1. "When the insured is incapacitated from performing any substantial part of his ordinary duties, a case of total disability is presented, although he is still able to perform some parts of his work. Total disability is inability to do substantially all of the material acts necessary to the transaction of the insured's occupation, in substantially his customary and usual manner." Cato v. Aetna Life Ins. Co., 164 Ga. 392 (3) (138 SE 787).
2. The appellee was insured under a policy including sickness benefits. If the "sickness" is contracted more than 30 days from the policy date, loss of time therefrom is payable at the rate of $200 per month. These benefits continue, for a "non-confining total disability" for a period of five years. There are no other restrictions on the word "sickness" in the policy; by statute it means "any affection of the body which deprives it temporarily of the power to fulfill its usual functions." Code 102-103. Whether or not the plaintiff insured had some nonsymptomatic arthritis prior to the issuance of the policy, where the condition did not affect her ability to work, would not preclude a recovery for a "gouty arthritis" asserting itself some years later which resulted in pain and muscle spasm sufficient to make it impossible for her to continue in her job. Also, under Wooten v. Life Ins. Co. of Ga., 93 Ga. App. 665 (5) (92 SE2d 567)
the insurer failed to carry the burden of establishing a continuity of prior and subsequent disabling episodes arising from the same cause.
3. The appellee here took out the accident and sickness policy in June, 1971. She was working at the time and continued to work as a sewing machine operator for a garment factory until June, 1973. This job consisted in the ability to use three sewing machines, one of which involved operations with both feet, one of which operated a treadle, and also involved lifting bundles of fabric weighing 35 to 40 pounds. In June, 1973, she began to have severe muscle spasms and what she described as a paralysis in the lumbar region but which two doctors examining her for the insurer have diagnosed as a mild degenerative arthritis. She herself consulted four medical doctors and a chiropractor between June, 1973 and September, 1975. Dr. Ford, who testified by deposition, advised her to quit work on the latter date, and she did so. She remained away from her job between July and October, 1973, returned to work for two weeks and again ceased, was advised by Dr. Collins in November that she should not work, was paid sickness disability benefits by the appellant until August, 1974, at which time it ceased payment contending that she was not disabled, and filed this action in July, 1975.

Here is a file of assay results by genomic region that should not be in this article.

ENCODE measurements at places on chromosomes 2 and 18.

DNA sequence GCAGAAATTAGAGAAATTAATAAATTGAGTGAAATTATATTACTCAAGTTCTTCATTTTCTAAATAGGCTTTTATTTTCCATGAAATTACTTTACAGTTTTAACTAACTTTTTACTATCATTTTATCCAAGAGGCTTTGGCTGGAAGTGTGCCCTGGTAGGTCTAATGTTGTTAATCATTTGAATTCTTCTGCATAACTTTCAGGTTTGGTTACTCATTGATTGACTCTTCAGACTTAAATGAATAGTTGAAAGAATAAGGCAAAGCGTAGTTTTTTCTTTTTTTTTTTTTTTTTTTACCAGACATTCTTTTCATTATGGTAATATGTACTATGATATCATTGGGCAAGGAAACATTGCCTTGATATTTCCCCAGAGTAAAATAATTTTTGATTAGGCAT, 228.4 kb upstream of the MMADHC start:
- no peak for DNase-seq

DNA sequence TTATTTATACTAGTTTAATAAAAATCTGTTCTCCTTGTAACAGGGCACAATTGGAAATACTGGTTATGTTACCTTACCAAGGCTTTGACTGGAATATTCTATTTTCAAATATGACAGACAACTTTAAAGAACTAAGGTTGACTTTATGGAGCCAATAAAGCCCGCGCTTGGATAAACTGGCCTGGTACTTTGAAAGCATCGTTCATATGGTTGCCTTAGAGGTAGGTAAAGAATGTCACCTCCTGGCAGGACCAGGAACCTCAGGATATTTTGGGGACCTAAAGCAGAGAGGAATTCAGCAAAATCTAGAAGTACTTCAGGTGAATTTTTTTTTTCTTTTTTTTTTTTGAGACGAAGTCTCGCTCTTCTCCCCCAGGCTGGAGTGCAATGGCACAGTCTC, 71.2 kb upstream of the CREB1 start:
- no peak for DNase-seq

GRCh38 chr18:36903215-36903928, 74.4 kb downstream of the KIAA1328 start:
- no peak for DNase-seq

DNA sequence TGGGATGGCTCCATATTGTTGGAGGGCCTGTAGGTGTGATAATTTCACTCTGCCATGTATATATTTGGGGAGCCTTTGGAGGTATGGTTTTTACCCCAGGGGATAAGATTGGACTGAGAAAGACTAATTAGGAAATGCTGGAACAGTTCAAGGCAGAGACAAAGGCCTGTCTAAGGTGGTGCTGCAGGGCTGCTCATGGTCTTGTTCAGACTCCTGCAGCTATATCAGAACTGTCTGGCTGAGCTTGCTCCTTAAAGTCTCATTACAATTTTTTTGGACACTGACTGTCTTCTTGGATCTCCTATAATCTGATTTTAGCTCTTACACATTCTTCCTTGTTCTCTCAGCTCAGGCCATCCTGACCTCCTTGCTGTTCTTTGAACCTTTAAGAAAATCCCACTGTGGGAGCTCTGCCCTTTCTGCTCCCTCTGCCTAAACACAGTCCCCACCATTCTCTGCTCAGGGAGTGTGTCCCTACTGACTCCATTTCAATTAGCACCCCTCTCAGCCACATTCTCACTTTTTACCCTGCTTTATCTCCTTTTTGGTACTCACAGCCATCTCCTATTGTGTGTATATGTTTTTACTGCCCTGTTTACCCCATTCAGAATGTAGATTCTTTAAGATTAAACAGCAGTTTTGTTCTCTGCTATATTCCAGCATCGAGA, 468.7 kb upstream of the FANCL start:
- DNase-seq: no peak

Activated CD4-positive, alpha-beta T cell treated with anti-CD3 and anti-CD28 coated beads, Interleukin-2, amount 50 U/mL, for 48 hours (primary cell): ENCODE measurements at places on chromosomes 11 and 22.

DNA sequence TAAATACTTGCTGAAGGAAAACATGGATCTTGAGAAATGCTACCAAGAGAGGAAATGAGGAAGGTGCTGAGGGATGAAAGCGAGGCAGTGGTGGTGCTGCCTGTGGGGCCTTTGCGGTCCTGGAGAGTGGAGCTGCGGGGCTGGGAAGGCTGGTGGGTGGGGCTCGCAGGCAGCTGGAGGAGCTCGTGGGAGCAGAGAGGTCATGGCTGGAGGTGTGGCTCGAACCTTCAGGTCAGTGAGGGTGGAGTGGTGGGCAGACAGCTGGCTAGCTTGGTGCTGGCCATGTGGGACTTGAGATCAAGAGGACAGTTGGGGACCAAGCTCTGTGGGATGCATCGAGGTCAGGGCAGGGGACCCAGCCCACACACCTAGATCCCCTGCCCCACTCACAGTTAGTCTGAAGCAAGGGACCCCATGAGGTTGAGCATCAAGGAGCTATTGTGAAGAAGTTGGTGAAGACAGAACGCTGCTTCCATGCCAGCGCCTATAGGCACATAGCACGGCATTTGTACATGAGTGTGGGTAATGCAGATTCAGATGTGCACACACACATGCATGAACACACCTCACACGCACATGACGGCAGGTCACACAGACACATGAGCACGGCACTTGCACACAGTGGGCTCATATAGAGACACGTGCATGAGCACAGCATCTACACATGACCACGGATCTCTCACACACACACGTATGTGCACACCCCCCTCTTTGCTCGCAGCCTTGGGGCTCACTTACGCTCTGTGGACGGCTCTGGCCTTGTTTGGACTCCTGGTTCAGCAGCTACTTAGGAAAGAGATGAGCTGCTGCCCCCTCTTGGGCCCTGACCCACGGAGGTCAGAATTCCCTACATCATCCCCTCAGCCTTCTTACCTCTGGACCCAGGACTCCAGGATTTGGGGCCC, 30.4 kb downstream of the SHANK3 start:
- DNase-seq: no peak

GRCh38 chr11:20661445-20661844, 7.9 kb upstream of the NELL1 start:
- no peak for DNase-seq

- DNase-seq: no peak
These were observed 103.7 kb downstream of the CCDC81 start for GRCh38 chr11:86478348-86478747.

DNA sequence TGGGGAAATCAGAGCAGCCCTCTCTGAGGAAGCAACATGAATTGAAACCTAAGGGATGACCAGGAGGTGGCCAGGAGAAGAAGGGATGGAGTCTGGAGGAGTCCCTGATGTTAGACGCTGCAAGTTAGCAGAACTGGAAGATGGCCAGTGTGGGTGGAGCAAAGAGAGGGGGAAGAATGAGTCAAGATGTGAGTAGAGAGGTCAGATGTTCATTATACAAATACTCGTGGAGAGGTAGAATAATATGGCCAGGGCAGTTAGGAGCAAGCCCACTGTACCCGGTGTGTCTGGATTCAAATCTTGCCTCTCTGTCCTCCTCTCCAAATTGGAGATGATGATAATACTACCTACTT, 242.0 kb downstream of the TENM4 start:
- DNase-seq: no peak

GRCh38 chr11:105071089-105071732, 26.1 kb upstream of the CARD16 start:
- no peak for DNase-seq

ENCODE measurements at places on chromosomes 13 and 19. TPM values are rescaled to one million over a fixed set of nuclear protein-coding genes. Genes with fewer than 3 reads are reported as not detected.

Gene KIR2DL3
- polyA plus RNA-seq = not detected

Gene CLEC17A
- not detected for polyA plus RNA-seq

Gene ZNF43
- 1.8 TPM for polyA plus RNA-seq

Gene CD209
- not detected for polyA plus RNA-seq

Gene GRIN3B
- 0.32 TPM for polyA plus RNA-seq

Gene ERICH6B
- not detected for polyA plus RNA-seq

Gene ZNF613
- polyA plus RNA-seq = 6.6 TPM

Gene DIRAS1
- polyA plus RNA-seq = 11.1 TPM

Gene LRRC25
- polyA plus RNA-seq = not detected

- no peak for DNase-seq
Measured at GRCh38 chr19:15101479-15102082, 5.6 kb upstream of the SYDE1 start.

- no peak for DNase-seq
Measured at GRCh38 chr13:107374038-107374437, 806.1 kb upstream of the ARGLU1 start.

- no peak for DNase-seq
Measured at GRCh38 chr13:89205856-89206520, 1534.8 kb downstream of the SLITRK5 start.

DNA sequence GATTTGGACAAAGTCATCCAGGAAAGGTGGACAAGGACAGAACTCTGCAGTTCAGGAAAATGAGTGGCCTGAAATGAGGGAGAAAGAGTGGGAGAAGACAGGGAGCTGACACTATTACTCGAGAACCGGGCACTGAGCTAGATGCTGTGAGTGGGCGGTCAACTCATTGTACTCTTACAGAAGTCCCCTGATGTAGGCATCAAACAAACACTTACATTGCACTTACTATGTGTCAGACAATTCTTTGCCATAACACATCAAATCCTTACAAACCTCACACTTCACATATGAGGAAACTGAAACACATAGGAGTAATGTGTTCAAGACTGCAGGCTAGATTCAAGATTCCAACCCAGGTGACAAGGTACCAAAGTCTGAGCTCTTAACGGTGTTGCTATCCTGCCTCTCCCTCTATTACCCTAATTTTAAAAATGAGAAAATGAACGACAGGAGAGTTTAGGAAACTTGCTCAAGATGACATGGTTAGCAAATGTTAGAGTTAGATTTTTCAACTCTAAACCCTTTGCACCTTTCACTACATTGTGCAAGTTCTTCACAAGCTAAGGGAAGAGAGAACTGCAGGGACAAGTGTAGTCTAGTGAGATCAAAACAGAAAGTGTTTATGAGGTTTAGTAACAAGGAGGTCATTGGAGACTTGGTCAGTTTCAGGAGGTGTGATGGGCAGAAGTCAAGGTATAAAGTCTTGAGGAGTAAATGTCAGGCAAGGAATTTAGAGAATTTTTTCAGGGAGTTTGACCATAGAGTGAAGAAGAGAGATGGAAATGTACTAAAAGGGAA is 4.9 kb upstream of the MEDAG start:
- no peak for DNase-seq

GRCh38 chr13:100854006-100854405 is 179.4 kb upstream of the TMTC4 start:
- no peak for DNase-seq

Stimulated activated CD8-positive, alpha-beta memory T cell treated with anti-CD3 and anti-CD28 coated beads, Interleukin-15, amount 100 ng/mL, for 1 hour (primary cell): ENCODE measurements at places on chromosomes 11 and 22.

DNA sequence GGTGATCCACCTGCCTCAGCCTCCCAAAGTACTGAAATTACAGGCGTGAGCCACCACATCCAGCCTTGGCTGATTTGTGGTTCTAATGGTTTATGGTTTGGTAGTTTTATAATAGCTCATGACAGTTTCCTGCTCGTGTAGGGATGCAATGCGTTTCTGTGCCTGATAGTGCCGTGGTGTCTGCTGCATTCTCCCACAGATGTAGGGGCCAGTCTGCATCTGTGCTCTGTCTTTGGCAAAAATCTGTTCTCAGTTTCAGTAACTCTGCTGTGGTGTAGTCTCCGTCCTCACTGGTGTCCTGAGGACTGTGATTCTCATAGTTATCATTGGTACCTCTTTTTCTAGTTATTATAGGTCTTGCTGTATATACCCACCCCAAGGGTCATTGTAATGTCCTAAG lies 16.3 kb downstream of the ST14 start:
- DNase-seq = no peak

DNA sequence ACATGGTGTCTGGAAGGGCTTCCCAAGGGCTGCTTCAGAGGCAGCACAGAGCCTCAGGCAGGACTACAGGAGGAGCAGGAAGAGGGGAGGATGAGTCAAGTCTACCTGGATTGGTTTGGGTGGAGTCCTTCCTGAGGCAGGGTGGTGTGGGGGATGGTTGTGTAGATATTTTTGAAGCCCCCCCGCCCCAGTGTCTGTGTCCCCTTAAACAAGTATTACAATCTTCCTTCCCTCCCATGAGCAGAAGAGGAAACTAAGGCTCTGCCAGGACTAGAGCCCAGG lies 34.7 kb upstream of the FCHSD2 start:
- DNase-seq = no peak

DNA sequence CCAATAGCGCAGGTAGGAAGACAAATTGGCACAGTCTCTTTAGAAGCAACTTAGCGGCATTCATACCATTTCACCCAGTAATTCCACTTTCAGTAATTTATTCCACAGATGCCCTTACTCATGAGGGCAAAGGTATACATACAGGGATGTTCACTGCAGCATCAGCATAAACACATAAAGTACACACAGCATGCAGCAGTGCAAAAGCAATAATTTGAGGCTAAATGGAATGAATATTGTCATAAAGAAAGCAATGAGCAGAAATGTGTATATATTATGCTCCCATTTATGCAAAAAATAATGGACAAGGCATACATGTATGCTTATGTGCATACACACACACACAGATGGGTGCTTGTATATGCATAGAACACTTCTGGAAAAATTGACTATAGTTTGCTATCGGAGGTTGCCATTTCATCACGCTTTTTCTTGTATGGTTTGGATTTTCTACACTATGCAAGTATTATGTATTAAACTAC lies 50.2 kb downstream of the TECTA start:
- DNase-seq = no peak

In view of the conflicting medical testimony in this case, the evidence authorized but did not demand a finding that the plaintiff suffers an affection of her body resulting in inability to do substantially all of the material acts necessary to the transaction of her usual occupation in her customary manner. New York Life Ins. Co. v. Thompson, 45 Ga. App. 638 (165 SE 847)
. It was also established that the appellant paid disability benefits in the stipulated sum of $200 per month for over a year, and its only evidence that the plaintiff is not presently suffering a total disability to work at the only job for which the evidence shows her to be equipped is the opinion of two medical experts retained by it, each of whom examined her on a single occasion. The findings of fact of the judge, trying the case without a jury, are accordingly supported by some evidence and will not be disturbed. Cutcliffe v. Chestnut, 126 Ga. App. 378 (190 SE2d 800)
4. The judgment of the court is attacked as insufficient to permit the issuance of an execution in any specific amount. The judgment does establish that the plaintiff is entitled to be paid the "sum stipulated in the contract of insurance" which is $200 per month, from the time the defendant ceased payments (which the pleadings of both parties establish as August 6, 1974) to the date of filing the petition (July 2, 1975). The amount is thus a matter of arithmetical computation, and the trial court is directed, on receipt of the remittitur, to amend the judgment by adding therein the correct dollar amount as herein indicated in order that execution may issue.
Dunaway, Haas & Broome, George A. Haas, for appellant.